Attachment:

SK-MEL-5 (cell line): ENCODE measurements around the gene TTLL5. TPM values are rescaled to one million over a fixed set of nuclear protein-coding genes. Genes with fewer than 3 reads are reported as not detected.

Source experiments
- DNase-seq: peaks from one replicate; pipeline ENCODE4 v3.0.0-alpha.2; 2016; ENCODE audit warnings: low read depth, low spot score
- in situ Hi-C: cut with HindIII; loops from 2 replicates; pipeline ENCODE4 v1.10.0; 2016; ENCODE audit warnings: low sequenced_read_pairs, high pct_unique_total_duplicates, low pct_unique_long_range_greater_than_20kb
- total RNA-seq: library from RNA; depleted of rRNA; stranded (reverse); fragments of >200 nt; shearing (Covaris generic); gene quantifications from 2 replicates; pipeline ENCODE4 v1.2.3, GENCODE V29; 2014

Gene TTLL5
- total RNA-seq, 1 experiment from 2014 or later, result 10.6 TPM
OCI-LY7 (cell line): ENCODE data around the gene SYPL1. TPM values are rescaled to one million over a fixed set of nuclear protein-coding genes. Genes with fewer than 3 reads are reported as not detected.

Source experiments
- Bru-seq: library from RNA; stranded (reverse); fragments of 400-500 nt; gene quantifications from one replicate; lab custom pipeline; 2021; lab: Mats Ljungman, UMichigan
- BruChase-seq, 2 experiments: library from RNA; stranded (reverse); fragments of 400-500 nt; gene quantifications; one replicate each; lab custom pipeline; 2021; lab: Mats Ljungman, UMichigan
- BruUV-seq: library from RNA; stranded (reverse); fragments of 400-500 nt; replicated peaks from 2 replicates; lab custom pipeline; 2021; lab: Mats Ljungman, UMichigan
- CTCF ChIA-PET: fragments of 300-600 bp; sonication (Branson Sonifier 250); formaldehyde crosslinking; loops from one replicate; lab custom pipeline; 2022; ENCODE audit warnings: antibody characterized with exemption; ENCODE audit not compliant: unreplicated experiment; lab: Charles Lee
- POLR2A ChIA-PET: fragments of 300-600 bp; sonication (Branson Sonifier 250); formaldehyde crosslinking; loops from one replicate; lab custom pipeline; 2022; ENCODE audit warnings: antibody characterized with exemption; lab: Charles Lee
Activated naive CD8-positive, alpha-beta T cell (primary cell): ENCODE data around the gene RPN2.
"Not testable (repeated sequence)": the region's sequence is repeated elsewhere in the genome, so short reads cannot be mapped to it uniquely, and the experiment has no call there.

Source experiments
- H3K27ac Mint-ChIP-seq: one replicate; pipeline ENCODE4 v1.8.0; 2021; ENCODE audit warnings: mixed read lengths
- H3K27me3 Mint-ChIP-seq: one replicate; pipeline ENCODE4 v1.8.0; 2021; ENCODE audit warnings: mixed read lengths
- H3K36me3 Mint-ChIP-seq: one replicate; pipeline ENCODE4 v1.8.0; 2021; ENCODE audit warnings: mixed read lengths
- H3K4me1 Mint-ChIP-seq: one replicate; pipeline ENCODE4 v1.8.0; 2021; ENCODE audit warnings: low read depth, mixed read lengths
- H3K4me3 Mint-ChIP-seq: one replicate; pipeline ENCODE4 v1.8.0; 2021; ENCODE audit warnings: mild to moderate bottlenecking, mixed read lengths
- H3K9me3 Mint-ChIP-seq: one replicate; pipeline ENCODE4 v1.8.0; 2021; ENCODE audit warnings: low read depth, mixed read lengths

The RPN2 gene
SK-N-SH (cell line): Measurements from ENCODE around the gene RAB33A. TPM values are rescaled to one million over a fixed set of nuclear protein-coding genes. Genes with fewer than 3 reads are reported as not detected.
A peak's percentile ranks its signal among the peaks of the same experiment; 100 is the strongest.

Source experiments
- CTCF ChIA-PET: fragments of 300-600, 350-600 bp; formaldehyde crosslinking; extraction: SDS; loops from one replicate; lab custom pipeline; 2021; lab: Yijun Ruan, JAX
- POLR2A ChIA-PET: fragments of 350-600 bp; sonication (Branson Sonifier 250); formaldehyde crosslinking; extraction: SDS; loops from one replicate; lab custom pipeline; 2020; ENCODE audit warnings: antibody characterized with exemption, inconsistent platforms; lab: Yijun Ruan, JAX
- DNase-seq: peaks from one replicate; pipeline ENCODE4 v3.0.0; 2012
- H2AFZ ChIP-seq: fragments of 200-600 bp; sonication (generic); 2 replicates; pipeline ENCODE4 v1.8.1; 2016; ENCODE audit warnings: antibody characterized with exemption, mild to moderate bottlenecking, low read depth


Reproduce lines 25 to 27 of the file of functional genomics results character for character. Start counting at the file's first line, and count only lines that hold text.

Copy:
SK-N-SH (cell line): Measurements from ENCODE around the gene RAB33A. TPM values are rescaled to one million over a fixed set of nuclear protein-coding genes. Genes with fewer than 3 reads are reported as not detected.
A peak's percentile ranks its signal among the peaks of the same experiment; 100 is the strongest.

Source experiments